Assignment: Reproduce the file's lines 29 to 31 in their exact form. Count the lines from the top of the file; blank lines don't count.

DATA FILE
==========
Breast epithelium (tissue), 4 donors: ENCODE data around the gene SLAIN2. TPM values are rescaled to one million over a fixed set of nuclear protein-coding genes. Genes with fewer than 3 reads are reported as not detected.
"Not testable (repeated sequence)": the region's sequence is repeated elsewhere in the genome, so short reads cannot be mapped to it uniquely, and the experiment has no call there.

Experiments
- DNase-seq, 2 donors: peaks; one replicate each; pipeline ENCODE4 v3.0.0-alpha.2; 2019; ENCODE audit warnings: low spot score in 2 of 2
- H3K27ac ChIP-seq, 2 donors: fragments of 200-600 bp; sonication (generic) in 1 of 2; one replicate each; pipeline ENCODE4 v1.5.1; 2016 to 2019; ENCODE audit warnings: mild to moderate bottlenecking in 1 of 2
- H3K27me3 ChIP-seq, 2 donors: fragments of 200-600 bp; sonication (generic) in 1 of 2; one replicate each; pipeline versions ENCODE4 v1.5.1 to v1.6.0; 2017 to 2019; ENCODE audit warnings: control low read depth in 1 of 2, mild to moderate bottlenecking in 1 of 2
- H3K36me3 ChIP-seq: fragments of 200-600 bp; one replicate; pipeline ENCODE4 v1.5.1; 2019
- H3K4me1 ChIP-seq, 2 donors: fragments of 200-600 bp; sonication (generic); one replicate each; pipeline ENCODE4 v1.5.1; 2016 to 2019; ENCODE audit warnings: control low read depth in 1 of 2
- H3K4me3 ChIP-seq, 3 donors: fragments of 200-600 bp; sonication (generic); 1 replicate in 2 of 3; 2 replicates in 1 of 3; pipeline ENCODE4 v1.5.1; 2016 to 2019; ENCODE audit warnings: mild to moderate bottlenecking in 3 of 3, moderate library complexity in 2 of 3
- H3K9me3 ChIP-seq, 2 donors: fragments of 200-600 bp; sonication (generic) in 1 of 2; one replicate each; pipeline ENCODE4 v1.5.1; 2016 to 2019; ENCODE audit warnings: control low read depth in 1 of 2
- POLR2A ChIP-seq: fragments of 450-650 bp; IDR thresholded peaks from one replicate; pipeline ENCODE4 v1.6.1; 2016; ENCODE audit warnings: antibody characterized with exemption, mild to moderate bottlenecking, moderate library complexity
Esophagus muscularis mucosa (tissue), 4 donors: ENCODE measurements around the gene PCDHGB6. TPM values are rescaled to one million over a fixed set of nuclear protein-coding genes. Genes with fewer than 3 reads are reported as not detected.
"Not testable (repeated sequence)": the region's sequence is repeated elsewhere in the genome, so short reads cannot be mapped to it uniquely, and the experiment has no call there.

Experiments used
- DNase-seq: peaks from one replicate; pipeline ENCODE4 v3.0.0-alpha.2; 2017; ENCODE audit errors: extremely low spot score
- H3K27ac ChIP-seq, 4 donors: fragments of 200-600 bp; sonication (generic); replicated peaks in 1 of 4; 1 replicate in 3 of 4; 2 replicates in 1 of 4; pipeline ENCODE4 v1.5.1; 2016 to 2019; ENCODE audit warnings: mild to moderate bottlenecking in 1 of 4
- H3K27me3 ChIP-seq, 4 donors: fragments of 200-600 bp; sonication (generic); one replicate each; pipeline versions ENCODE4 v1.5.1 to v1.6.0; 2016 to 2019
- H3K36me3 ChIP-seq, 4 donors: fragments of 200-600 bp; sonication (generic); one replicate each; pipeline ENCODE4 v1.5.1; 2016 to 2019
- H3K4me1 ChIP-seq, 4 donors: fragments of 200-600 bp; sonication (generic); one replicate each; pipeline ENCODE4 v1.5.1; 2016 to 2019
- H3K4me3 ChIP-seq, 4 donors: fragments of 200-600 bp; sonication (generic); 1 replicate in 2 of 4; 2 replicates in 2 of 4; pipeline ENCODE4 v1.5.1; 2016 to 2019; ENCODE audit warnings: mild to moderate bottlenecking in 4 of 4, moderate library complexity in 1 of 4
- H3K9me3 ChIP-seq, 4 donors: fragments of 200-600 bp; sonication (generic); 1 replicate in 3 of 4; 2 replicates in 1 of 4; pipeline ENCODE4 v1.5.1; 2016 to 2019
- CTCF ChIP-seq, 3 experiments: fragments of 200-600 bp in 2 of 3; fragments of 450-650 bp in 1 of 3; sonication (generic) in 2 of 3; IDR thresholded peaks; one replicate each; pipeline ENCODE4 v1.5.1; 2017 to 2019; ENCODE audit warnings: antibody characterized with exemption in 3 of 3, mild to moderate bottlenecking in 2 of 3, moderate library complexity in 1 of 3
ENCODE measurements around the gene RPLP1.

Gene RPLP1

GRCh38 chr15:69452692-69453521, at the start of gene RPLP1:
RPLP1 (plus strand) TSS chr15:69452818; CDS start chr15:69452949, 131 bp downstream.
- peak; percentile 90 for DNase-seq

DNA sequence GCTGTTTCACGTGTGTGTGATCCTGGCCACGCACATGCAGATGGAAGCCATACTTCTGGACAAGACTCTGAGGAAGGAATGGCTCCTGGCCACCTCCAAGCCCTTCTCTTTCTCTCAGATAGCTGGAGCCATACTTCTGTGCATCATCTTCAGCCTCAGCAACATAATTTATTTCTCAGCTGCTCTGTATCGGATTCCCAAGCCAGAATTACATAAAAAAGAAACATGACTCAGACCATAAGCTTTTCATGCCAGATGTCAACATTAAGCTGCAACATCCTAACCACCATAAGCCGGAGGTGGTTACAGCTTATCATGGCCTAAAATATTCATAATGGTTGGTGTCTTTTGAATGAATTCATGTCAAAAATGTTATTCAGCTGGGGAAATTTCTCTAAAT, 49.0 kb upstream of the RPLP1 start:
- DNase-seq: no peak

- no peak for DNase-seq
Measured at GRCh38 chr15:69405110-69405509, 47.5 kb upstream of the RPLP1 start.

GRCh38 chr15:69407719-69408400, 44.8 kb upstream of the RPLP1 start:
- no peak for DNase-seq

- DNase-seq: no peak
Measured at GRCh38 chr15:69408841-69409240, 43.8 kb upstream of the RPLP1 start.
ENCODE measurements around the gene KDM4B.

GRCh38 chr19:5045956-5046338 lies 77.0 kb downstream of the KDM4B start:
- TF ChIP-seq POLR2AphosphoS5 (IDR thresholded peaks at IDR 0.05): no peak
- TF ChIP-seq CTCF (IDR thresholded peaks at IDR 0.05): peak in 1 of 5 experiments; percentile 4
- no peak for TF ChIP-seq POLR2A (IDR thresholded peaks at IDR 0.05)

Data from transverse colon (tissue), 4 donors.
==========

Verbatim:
- DNase-seq: no peak

- no peak for DNase-seq
Measured at GRCh38 chr15:69405110-69405509, 47.5 kb upstream of the RPLP1 start.